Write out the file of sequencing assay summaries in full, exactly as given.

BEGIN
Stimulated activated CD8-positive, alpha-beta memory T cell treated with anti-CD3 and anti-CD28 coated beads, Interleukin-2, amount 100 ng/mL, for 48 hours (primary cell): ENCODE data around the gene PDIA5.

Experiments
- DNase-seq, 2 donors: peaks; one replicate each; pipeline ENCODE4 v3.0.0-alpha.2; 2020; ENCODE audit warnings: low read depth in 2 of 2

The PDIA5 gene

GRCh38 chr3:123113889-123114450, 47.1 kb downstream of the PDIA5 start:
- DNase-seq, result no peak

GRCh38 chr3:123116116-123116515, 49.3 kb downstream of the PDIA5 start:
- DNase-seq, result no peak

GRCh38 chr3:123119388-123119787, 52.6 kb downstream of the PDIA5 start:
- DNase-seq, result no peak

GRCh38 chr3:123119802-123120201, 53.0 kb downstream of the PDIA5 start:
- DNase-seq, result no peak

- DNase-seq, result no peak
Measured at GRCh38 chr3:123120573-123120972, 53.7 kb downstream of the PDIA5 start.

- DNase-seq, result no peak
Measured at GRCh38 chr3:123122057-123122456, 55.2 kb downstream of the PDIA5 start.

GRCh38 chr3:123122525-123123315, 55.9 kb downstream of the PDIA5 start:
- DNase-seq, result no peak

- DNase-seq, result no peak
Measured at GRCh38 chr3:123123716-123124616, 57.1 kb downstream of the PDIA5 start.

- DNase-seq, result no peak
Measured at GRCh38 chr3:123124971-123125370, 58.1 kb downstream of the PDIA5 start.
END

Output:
Stimulated activated CD8-positive, alpha-beta memory T cell treated with anti-CD3 and anti-CD28 coated beads, Interleukin-2, amount 100 ng/mL, for 48 hours (primary cell): ENCODE data around the gene PDIA5.

Experiments
- DNase-seq, 2 donors: peaks; one replicate each; pipeline ENCODE4 v3.0.0-alpha.2; 2020; ENCODE audit warnings: low read depth in 2 of 2

The PDIA5 gene

GRCh38 chr3:123113889-123114450, 47.1 kb downstream of the PDIA5 start:
- DNase-seq, result no peak

GRCh38 chr3:123116116-123116515, 49.3 kb downstream of the PDIA5 start:
- DNase-seq, result no peak

GRCh38 chr3:123119388-123119787, 52.6 kb downstream of the PDIA5 start:
- DNase-seq, result no peak

GRCh38 chr3:123119802-123120201, 53.0 kb downstream of the PDIA5 start:
- DNase-seq, result no peak

- DNase-seq, result no peak
Measured at GRCh38 chr3:123120573-123120972, 53.7 kb downstream of the PDIA5 start.

- DNase-seq, result no peak
Measured at GRCh38 chr3:123122057-123122456, 55.2 kb downstream of the PDIA5 start.

GRCh38 chr3:123122525-123123315, 55.9 kb downstream of the PDIA5 start:
- DNase-seq, result no peak

- DNase-seq, result no peak
Measured at GRCh38 chr3:123123716-123124616, 57.1 kb downstream of the PDIA5 start.

- DNase-seq, result no peak
Measured at GRCh38 chr3:123124971-123125370, 58.1 kb downstream of the PDIA5 start.